Washington (State)

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Washington State (WA for short) is state in the Pacific Northwest region of the contiguous United States.

Some describe the stretch of land between Seattle and Olympia as a mean, thick, urban corridor of 200 miles of city. This implies the availability of intercity buses - you can get all the way from Olympia to Bellingham for a relatively low fare, although several transfers are needed, typically in Lakewood, Downtown Seattle, Everett, and Mt. Vernon. According to information on Digihitch, there are a lot of good rest stops in WA, especially heading North from Portland, Oregon, on I-5. There is also some bus service that loops all the way around the Olympic peninsula, although unless you're here when it's pouring rain, it'll be faster to hitch.

In the state of Washington, the hitchability is very dependant on the area. Northwestern Washington (anywhere north of Everett) is, for example, extremely easy to hitchhike with waiting times averaging about 20 minutes on interstate on-ramps for a solo 6'6 tall, slightly intimidating guy (and considerably less on smaller roads). Although the urban corridor that was mentioned before can be problematic, it is nonetheless not exceedingly difficult to find someone going past the corridor in the direction of Oregon. The direction British Columbia may be harder though. Eastern Washington seems to be a bit more tricky to deem 'good' or 'bad' for hitchhiking. While the area in Spokane's vicinity is definitely not the most hitchfriendly, in certain parts, such as the area around Okanagen, it is very easy to hitchhike. In other words: hitchhiking in Washington varies dramatically depending on which area you find yourself trying to thumb through.


Title 46

Chapter 61
RCW 46.61.255 Pedestrians soliciting rides or business.
(1) No person shall stand in or on a public roadway or alongside thereof at any place where a motor vehicle cannot safely stop off the main traveled portion thereof for the purpose of soliciting a ride for himself or herself or for another from the occupant of any vehicle.
Chapter 4 Definitions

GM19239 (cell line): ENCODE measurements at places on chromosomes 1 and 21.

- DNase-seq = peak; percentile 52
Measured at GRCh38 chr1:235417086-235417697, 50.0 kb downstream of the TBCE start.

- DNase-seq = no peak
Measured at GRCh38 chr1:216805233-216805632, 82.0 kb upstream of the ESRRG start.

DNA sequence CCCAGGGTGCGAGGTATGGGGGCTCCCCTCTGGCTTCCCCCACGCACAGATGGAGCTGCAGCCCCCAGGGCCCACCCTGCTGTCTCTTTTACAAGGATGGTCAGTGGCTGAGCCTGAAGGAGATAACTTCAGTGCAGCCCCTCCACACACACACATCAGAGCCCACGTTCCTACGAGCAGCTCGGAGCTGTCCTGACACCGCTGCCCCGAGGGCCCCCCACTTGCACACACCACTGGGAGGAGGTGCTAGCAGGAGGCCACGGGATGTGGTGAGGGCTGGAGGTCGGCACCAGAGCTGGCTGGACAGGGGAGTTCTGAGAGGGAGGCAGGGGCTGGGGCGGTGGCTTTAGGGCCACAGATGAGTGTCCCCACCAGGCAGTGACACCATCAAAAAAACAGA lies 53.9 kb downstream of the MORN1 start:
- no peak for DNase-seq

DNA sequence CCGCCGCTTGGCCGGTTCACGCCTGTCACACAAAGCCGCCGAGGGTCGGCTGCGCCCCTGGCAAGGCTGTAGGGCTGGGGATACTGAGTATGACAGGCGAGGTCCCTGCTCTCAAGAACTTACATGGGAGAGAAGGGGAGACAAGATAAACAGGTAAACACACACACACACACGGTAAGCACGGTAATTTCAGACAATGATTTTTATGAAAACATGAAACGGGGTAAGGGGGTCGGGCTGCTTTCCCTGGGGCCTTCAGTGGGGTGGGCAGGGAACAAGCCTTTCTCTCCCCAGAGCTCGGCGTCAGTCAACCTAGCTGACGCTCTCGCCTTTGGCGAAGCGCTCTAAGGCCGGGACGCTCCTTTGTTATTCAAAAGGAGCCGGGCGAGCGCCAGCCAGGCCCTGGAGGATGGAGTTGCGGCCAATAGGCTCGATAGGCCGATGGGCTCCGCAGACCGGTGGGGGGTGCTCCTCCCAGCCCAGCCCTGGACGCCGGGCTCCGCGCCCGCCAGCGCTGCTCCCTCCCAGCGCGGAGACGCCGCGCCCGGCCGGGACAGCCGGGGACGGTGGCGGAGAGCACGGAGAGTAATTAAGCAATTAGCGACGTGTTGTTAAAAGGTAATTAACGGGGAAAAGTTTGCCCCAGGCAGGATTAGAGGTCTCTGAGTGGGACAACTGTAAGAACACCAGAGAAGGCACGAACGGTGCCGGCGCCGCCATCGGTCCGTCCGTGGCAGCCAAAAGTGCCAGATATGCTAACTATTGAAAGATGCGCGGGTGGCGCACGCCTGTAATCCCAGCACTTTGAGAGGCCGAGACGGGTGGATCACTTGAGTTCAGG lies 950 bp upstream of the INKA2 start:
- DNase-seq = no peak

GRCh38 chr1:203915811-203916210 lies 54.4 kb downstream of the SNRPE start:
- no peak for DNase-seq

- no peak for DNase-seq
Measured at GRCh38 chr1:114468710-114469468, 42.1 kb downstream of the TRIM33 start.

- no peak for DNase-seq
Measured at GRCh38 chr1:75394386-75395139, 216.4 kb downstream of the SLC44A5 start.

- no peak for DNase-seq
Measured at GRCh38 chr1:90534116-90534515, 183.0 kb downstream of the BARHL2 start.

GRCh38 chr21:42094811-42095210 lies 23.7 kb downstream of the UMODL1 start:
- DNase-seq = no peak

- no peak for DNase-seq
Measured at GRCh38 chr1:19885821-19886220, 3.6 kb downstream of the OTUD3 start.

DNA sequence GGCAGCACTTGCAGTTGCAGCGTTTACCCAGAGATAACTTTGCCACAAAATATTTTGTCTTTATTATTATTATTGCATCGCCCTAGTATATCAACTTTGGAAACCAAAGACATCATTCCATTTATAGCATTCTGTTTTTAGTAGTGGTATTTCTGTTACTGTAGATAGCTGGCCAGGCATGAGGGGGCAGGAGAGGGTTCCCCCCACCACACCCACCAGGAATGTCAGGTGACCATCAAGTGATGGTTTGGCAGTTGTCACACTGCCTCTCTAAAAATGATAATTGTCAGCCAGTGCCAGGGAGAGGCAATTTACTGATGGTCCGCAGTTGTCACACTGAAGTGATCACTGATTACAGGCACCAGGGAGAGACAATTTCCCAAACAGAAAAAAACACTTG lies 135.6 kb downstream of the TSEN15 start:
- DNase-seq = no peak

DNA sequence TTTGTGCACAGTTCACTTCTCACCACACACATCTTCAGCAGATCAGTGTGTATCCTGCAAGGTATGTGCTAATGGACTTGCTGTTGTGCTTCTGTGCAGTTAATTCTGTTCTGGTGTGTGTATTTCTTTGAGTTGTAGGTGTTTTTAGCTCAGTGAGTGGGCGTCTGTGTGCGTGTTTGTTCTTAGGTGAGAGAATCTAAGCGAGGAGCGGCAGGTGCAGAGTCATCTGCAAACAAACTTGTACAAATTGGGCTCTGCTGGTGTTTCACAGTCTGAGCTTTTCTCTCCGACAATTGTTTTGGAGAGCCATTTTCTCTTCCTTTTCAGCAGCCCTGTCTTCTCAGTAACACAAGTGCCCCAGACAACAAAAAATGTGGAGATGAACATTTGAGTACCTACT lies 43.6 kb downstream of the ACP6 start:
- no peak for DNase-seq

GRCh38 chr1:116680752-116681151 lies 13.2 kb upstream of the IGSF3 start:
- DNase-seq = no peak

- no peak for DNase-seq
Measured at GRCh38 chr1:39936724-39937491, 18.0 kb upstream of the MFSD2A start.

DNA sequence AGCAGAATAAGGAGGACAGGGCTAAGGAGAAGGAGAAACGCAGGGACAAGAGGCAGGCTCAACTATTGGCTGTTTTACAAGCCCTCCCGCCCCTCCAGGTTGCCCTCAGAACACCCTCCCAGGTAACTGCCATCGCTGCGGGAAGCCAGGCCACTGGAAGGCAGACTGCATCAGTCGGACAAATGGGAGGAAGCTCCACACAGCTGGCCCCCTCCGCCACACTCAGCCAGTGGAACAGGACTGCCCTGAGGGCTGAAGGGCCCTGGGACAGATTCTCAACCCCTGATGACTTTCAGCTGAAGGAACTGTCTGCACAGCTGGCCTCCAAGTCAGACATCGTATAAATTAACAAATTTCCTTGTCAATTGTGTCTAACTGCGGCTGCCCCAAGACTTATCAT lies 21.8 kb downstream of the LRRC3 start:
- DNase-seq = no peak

RCW 46.04.500 "Roadway" means that portion of a highway improved, designed, or ordinarily used for vehicular travel, exclusive of the sidewalk or shoulder even though such sidewalk or shoulder is used by persons riding bicycles.

When hitchhiking, stay on the shoulder where there is a safe place for someone to stop for you and you should be alright.

Federal Districts

Note:All land regulated by the National Park service prohibits hitchhiking under the Code of Federal Regulations Title 36 section 4.31: Hitchhiking or soliciting transportation is prohibited except in designated areas and under conditions established by the superintendent.

  • Mount Rainier National Park

4.31 has not been amended here, so hitchhiking is prohibited.

  • North Cascades National Park

4.31 has not been amended here, so hitchhiking is prohibited.

Places to see

Washington is a trove of raw, wild, gorgeousness.

Have a look at the Sjrideshare for the archipelago county of San Juan in Washington State.

If you're in the Anacortes area, definitely make a visit to Deception Pass State Park. The entrance is right on highway 20, with some great scenic views both on the bridge and the beach.

The Olympic Penninsula is exquisite and glorious, with the only certified rain forest in the contiguous states. If you take a ferry across the Puget Sound (a kind of mystical fjord that hosts the worlds largest octopi), hitchhiking the peninsula is a blast: bring hiking gear and head into the mountains for a few days. Bring a poncho: 220 inches (560 cm) of rain per year here.


Pouring rain; dusk; we were almost there, but only had a weak tent for the night. Guy picked us up, brought us to his idyllic mountain lair/home & fed us crab soup & fresh roadkill venison, driving us to the trail-head in the morn. Best meat of my life. - User:Kalan

I have spent most my life in washington state and started hitching when i was 15, on backroads from town to town, from there i have hitched 101, and up and down i-5 many times, with many rides, and a high success rate, friendly people, but yes lots of rain, washington has always been my easiest hitching experience behind only oregon.... but yes of course for some lame reason no walking on the freeway, and i have been cited a few times, but if you think you can get a ride before a $60 bill, its worth it - j-rod

Hitchhiking in Washington is above average, although slightly below average around the tricities (Kennewick). There are some spectacular scenic areas in Washington, but a precious minority of major roads actually go through the mountains, you must make a deliberate attempt to cross one of the passes in the cascades to see Washington at its best. LOTS of humidity and dew even on the east side of the state, be prepared to wake up wet. Thewindandrain (talk) 00:33, 2 June 2013 (CEST)

"Hitching in WA was a very frustrating experience. Further south, around the Tri-Cities, it wasn't too difficult (not easy, but not hard), but Spokane was a completely different story. I waited 7 hours one day for a ride out of Spokane, and not one person stopped. I camped out by the railroad tracks, and started again the next day. It was another 5 hours before someone FINALLY stopped for me. At least no cops bothered me. If you can, avoid trying to get a ride within the city of Spokane, but going South to the Tri-Cities, and out of there to Portland, you shouldn't have much trouble." -Ned

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